Tesla surges on record quarter of deliveries, boosted by strong Model 3 car sales in China, Europe
- The Elon Musk-led company handed over 95,200 cars to customers worldwide in the three months ended June
Tesla shares surged in European trading as a record quarter of deliveries alleviated the worst fears about demand for the Elon Musk-led company’s electric vehicles.
The Model 3 maker handed over 95,200 cars to customers in the three months ended June, exceeding the previous best mark set in the last quarter of 2018. Tesla’s delivery count exceeded all but one analyst’s estimate in a Bloomberg News survey.
Tesla shares jumped as much as 7.1 per cent during US pre-market hours. The stock had fallen 33 per cent for the year through the end of regular trading in New York on Tuesday, in part due to demand concerns that the company’s billionaire chief executive has repeatedly disputed.
While the results go a long way toward contradicting Tesla’s doubters, it remains to be seen whether this level of demand is sustainable – or profitable. The US$3,750 US federal tax credit buyers were eligible for was cut by half beginning on July 1, and deliveries tailed off the last time the incentive shrank. Musk also has said the company will post a loss for the quarter, then report positive earnings in the second half.
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Tesla also left out of its statement any mention of its full-year forecast for 360,000 to 400,000 deliveries, a projection it reaffirmed in its release a quarter ago. Tesla representatives did not respond when asked whether the company is sticking with its guidance. It will have to average more than 100,000 units per quarter in the second half to reach the low end of the range.
“The stock and future of Tesla all reside on the sustainable demand going forward and elusive profitability,” Dan Ives, an analyst at Wedbush Securities, wrote in a report.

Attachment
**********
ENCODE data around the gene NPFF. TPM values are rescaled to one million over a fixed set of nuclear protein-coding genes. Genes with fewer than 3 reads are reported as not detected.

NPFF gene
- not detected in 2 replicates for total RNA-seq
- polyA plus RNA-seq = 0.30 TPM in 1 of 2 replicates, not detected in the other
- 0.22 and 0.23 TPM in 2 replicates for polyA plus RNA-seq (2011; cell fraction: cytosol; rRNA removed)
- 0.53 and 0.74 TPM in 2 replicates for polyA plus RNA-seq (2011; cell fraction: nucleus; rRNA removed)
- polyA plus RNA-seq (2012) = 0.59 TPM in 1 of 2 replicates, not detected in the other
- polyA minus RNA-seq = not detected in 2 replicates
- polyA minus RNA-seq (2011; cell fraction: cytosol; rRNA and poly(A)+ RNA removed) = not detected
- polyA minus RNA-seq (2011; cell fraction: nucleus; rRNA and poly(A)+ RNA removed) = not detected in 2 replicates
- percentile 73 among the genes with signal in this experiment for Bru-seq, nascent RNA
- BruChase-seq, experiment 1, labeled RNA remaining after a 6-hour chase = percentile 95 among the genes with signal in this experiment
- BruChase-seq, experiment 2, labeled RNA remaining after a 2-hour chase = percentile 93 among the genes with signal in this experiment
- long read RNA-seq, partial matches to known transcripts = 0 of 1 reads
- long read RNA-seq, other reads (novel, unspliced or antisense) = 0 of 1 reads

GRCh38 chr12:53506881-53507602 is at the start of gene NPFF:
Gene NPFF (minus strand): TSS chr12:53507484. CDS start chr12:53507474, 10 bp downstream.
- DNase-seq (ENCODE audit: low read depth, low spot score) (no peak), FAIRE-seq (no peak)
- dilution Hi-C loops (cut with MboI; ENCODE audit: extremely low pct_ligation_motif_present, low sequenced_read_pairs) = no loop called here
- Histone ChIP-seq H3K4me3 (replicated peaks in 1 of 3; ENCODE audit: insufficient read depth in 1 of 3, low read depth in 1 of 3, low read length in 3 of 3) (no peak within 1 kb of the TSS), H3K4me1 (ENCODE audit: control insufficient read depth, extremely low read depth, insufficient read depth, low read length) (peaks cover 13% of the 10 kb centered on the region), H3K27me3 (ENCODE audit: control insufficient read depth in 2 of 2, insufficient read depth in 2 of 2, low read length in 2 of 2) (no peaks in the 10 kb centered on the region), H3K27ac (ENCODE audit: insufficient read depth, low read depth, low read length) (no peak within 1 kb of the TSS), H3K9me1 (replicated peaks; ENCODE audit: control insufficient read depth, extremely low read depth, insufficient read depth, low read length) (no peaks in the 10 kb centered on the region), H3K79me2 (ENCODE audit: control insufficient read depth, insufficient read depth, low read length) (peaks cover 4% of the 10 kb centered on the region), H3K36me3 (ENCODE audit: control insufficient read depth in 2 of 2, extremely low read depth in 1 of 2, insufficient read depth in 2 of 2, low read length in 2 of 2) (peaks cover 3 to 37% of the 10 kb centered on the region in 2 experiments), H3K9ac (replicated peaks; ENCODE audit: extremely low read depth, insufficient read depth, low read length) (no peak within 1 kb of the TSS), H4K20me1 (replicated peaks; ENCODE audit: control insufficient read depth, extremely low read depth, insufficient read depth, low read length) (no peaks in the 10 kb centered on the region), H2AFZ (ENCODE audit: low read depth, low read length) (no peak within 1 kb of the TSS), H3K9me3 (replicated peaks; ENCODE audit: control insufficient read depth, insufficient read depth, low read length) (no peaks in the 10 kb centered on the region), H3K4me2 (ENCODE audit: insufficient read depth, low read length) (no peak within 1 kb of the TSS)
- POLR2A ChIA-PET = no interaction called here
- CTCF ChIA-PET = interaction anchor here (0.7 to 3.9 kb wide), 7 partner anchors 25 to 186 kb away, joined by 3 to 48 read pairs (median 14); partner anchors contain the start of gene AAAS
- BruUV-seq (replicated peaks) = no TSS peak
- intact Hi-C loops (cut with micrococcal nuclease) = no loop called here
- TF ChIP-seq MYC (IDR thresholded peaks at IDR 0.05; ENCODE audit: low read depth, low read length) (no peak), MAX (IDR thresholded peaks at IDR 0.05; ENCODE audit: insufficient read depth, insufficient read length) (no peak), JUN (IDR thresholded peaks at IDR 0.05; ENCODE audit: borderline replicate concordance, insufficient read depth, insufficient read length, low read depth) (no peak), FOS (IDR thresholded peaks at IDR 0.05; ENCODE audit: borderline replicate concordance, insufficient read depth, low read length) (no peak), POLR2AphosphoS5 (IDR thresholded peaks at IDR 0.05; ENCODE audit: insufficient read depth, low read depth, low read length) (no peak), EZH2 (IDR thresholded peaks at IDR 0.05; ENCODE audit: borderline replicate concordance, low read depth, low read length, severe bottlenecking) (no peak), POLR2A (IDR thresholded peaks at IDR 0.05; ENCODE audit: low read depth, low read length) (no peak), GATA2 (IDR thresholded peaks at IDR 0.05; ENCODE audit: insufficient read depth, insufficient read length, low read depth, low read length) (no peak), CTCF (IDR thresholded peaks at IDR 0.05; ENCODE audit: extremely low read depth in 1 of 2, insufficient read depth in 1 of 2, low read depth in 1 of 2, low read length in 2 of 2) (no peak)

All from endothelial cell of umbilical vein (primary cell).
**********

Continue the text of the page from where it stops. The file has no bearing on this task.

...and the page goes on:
“The big picture is that something is happening around electric vehicles,” said Gene Munster, a managing partner of venture capital firm Loup Ventures and long-time Tesla bull. “The Model 3 is on fire.”
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Several analysts raised their delivery estimates as the quarter came to an end, citing brisk sales to key European markets, including Norway and the Netherlands, as well as the effect of incentives that Canada began offering in May to stoke purchases of battery-powered cars. Tesla does not break down deliveries by region in its release.
With the US federal tax credit shrinking for the second half of the year and ending in 2020, Tesla also may have to lean more on overseas markets to buoy sales. That will test the California-based company’s ability to keep shipping and logistics costs contained.
“We made significant progress streamlining our global logistics and delivery operations at higher volumes, enabling cost efficiencies and improvements to our working capital position,” Tesla said in its statement.
Tesla also said orders exceeded deliveries during the quarter and it expects to boost production and hand over more cars in the next three months. The number of vehicles in transit at the end of June was more than 7,400.
Tesla’s Model 3 sales are far outpacing rivals. General Motors Co sold just 3,965 of its all-electric Chevrolet Bolt in the second quarter, while Volkswagen’s Audi delivered just 1,835 battery-powered E-Tron sport utility vehicles.
“Tesla has built a phenomenal brand,” said Michelle Krebs, an analyst at car-shopping researcher Autotrader. “When you think of electric vehicles, you think of Tesla. The competition isn’t really out there yet. There is a segment of the population that just wants to buy a Tesla because they like the brand and they won’t look at anything else.”